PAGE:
News Posts matching "RX 540"

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Intel Readies Crimson Canyon NUC with 10nm Core i3 and AMD Radeon

Intel is giving final touches to a "Crimson Canyon" fully-assembled NUC desktop model which combines the company's first 10 nm Core processor, and AMD Radeon discrete graphics. The NUC8i3CYSM desktop from Intel packs a Core i3-8121U "Cannon Lake" SoC, 8 GB of dual-channel LPDDR4 memory, and discrete AMD Radeon RX 540 mobile GPU with 2 GB of dedicated GDDR5 memory. A 1 TB 2.5-inch hard drive comes included, although you also get an M.2-2280 slot with both PCIe 3.0 x4 (NVMe) and SATA 6 Gbps wiring. The i3-8121U packs a 2-core/4-thread CPU clocked up to 3.20 GHz and 4 MB of L3 cache; while the RX 540 packs 512 stream processors based on the "Polaris" architecture.

The NUC8i3CYSM offers plenty of modern connectivity, including 802.11ac + Bluetooth 5.0 powered by an Intel Wireless-AC 9560 WLAN card, wired 1 GbE from an Intel i219-V controller, consumer IR receiver, an included beam-forming microphone, an SDXC card reader, and stereo HD audio. USB connectivity includes four USB 3.1 type-A ports including a high-current port. Display outputs are care of two HDMI 2.0b, each with 7.1-channel digital audio passthrough. The company didn't reveal pricing, although you can already read a performance review of this NUC from the source link below.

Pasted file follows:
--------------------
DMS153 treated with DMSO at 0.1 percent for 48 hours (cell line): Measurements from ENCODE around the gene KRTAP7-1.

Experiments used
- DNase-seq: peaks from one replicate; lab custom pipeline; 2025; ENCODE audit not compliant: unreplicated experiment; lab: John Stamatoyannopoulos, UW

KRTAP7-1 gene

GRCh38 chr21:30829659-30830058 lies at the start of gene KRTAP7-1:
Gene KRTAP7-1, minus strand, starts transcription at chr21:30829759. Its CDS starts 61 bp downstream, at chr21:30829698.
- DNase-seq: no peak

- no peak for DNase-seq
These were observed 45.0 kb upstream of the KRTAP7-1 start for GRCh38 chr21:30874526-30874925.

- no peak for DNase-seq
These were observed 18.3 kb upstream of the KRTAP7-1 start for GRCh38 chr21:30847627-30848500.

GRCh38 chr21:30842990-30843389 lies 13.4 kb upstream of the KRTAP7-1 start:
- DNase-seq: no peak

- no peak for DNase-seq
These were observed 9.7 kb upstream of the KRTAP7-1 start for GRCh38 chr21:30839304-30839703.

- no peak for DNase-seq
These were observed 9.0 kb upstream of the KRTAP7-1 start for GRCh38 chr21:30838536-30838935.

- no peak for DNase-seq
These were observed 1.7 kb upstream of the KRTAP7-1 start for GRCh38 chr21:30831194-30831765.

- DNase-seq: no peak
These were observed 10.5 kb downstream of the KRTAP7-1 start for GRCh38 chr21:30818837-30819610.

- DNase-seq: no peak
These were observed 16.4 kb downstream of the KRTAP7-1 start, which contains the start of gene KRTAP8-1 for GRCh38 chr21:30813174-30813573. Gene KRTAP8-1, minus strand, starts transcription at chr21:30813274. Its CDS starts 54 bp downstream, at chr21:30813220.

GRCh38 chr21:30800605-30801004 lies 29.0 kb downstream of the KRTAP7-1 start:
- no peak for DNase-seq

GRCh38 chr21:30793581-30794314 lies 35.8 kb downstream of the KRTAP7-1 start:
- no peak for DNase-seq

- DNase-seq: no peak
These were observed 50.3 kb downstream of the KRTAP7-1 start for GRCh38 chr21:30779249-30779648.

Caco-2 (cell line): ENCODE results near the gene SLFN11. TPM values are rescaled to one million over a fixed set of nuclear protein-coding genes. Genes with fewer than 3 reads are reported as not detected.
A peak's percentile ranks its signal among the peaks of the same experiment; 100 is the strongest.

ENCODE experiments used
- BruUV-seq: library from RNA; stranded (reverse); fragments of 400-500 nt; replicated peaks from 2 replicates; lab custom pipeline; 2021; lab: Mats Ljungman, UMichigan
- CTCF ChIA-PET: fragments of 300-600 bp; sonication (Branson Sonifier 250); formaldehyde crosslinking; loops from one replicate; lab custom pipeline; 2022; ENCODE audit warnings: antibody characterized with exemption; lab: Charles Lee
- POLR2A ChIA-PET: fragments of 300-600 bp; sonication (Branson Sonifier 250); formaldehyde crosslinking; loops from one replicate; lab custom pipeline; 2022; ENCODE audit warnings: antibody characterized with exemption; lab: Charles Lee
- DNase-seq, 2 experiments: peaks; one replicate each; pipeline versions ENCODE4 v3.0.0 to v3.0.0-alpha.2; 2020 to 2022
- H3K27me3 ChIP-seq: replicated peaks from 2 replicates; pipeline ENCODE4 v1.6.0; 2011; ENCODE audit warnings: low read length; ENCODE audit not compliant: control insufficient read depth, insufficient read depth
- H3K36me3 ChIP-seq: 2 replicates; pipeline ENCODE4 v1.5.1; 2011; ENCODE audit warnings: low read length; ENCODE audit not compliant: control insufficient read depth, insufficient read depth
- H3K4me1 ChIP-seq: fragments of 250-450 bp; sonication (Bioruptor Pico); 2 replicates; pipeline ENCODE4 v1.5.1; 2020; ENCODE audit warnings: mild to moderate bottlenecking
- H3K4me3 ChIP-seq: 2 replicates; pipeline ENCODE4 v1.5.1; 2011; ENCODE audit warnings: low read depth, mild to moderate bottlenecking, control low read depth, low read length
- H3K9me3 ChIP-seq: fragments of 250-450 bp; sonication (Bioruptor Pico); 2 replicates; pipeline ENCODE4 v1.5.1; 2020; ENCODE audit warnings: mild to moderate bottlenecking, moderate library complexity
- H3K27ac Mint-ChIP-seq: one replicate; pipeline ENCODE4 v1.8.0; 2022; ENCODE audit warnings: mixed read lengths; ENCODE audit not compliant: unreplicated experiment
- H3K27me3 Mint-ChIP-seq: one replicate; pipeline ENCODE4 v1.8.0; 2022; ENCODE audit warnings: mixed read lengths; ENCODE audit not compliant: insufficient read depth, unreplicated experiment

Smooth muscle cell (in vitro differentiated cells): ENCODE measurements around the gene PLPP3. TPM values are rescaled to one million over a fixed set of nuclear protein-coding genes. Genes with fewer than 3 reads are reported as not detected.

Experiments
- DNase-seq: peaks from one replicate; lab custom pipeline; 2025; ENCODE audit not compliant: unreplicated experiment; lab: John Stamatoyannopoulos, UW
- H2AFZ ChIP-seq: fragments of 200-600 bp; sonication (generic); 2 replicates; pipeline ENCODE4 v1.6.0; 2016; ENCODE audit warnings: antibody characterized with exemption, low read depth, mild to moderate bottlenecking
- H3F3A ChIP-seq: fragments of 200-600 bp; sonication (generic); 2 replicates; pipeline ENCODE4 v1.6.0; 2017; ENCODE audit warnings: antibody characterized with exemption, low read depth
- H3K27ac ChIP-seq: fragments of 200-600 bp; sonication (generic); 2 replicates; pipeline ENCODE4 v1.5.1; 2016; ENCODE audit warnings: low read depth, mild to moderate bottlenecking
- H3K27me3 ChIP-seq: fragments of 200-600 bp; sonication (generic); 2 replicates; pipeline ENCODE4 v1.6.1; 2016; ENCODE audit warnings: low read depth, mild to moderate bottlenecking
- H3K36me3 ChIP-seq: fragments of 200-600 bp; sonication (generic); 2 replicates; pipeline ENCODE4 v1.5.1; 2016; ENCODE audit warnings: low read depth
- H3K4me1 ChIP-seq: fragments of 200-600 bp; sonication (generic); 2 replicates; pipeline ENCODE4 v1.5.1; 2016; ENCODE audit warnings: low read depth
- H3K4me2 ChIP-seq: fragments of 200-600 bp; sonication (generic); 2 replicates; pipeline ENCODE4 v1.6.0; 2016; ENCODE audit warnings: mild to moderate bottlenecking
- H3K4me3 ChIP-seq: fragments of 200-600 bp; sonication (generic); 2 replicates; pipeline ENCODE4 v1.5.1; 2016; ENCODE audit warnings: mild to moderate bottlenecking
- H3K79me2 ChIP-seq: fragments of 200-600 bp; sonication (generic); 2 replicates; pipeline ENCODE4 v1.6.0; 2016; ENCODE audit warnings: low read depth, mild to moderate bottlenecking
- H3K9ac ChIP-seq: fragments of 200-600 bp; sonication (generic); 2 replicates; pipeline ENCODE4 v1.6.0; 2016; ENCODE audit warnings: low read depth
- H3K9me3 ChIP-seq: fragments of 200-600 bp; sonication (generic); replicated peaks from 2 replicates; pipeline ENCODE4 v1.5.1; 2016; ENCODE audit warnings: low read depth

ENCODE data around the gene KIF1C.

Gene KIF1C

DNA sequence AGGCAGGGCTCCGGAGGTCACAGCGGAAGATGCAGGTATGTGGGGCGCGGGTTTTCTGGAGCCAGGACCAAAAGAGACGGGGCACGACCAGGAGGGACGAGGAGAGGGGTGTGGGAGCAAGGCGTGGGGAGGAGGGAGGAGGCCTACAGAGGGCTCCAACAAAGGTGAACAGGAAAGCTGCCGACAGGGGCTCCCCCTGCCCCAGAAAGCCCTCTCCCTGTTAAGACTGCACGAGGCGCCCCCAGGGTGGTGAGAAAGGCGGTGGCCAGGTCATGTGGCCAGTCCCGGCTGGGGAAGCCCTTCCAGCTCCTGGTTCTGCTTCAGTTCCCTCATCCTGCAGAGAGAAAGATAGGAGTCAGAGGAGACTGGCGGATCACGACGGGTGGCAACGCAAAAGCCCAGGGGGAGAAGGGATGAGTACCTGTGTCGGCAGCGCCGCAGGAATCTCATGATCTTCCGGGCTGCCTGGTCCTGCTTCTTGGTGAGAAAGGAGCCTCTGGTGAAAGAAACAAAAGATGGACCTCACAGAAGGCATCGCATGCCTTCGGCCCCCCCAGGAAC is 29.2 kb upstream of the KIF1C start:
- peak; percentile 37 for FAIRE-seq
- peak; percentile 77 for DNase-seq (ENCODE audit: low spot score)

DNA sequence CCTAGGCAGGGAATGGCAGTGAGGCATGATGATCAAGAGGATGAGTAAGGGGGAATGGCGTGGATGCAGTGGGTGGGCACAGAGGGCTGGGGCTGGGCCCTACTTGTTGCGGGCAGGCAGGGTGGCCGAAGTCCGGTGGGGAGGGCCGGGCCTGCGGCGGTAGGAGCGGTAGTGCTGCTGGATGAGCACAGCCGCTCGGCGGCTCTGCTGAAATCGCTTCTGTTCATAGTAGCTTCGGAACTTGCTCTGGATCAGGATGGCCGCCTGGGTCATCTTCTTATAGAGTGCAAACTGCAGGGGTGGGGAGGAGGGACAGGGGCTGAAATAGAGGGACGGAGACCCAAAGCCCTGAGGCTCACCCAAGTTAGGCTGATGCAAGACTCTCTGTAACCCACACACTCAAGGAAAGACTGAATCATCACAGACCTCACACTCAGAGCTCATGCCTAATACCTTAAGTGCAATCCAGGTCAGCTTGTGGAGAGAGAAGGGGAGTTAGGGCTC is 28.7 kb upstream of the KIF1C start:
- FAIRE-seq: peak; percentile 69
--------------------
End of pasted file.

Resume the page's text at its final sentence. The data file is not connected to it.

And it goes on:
Radeon RX 540 Surfaces on AMD Website

It isn't unusual for AMD or NVIDIA to launch OEM-specific graphics chips, and it would seem that AMD is doing just so with its rebranded yet improved RX 500 series. Now, it's time for the RX 540 to surface, which, like the name implies, flies right below the RX 550 in terms of specs, though you wouldn't know it without a closer look.

The chip packs the same 8 CUs as the RX 550 (512 stream processors), but its memory bandwidth (in 2 GB or 4 GB flavors) peaks at 96 GB/s (lower than the RX 550's 112 GB/s.) However, its core clocks see an interesting boost from the RX 550's 1183 MHz boost clocks to a "up to 1219 MHz" value, which should alleviate the performance impact from the stunted memory bandwidth. This is a GPU that's likely to be used by OEMs and system integrators, whether on desktop computers or in laptops, though I do have to wonder regarding this configuration. I'd expect higher clocks on the core to increase power consumption more than the offset allowed by the reduced memory clocks, but then again, I'm not an AMD engineer.
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